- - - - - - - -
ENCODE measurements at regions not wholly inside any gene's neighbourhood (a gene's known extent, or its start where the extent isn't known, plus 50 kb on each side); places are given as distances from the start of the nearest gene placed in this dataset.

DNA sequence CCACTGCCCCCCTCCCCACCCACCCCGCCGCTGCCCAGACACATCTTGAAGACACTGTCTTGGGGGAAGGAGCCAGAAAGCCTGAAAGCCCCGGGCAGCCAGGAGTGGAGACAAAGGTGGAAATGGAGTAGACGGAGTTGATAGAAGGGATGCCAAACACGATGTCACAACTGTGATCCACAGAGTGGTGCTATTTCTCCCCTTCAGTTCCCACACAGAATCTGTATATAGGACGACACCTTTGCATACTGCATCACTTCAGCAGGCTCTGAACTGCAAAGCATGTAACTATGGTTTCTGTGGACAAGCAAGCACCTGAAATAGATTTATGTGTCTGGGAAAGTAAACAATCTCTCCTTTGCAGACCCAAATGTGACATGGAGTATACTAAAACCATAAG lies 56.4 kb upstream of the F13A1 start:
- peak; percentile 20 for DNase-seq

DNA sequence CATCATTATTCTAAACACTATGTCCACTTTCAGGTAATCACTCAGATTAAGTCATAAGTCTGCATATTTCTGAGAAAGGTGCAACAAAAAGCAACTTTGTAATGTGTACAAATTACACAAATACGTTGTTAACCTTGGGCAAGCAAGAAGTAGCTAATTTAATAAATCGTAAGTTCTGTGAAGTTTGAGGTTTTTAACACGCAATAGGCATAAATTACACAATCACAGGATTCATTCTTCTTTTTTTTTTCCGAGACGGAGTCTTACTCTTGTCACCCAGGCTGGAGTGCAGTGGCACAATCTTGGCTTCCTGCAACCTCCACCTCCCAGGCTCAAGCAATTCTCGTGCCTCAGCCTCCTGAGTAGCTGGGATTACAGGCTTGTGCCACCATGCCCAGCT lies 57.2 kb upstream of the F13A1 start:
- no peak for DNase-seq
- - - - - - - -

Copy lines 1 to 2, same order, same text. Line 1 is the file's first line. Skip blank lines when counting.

ENCODE measurements at regions not wholly inside any gene's neighbourhood (a gene's known extent, or its start where the extent isn't known, plus 50 kb on each side); places are given as distances from the start of the nearest gene placed in this dataset.

DNA sequence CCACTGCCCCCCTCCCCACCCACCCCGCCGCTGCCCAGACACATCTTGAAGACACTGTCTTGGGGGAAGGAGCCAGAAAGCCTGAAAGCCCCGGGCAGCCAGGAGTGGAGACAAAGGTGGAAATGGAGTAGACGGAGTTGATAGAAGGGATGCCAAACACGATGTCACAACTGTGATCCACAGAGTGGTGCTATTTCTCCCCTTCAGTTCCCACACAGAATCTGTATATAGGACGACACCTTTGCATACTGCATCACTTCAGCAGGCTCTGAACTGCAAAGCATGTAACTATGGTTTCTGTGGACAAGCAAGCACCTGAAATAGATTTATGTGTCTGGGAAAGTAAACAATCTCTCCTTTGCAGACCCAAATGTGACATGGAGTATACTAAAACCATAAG lies 56.4 kb upstream of the F13A1 start: